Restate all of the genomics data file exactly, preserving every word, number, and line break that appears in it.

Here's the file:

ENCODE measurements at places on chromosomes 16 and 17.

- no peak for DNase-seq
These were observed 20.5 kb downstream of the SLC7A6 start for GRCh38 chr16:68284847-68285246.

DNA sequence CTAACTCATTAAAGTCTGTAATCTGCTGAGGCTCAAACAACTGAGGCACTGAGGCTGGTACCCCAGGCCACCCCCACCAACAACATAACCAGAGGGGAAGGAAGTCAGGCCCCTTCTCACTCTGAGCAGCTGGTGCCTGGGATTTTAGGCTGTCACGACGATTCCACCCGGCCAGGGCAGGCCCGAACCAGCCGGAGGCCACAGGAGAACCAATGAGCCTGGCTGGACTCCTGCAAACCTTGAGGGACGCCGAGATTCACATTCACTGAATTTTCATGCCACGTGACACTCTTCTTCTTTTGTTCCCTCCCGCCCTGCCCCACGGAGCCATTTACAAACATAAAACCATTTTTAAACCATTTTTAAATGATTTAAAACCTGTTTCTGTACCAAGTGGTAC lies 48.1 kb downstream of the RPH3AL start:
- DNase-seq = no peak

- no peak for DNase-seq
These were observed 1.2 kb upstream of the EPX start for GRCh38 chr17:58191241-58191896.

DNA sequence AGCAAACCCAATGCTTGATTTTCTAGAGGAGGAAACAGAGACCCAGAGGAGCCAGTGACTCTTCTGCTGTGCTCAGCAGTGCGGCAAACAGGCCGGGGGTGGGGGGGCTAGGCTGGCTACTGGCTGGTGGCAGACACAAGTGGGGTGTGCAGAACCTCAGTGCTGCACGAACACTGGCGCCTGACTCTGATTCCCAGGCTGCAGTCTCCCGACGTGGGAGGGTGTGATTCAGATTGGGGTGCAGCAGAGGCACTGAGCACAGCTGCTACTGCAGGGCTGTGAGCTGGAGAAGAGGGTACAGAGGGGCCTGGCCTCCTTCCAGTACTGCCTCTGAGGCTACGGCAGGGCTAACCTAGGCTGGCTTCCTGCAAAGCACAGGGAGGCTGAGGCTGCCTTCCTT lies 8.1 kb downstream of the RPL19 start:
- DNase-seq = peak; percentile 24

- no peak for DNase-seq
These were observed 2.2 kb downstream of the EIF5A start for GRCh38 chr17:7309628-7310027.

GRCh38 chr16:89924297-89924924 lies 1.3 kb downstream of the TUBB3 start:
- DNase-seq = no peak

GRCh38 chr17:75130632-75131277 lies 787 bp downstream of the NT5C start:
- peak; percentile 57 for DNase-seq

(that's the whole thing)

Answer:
ENCODE measurements at places on chromosomes 16 and 17.

- no peak for DNase-seq
These were observed 20.5 kb downstream of the SLC7A6 start for GRCh38 chr16:68284847-68285246.

DNA sequence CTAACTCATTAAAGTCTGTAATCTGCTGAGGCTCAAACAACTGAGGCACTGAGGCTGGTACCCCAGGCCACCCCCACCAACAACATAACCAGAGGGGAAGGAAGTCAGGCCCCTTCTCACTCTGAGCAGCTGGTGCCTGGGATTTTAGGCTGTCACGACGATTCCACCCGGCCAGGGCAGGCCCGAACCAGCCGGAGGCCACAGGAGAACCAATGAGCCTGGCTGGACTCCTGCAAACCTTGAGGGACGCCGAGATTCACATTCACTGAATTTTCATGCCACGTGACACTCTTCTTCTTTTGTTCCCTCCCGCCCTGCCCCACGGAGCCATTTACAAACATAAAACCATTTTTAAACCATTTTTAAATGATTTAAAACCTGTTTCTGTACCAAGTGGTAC lies 48.1 kb downstream of the RPH3AL start:
- DNase-seq = no peak

- no peak for DNase-seq
These were observed 1.2 kb upstream of the EPX start for GRCh38 chr17:58191241-58191896.

DNA sequence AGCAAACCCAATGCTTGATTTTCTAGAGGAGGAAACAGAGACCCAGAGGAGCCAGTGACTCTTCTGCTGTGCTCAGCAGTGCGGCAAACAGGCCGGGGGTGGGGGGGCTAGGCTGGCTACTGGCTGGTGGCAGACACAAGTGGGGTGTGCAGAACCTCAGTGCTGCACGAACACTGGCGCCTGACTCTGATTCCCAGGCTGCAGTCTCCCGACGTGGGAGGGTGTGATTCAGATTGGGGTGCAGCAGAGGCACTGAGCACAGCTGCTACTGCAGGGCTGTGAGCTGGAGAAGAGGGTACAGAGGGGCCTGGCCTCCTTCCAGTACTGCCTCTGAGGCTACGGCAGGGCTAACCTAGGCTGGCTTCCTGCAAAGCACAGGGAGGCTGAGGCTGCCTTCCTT lies 8.1 kb downstream of the RPL19 start:
- DNase-seq = peak; percentile 24

- no peak for DNase-seq
These were observed 2.2 kb downstream of the EIF5A start for GRCh38 chr17:7309628-7310027.

GRCh38 chr16:89924297-89924924 lies 1.3 kb downstream of the TUBB3 start:
- DNase-seq = no peak

GRCh38 chr17:75130632-75131277 lies 787 bp downstream of the NT5C start:
- peak; percentile 57 for DNase-seq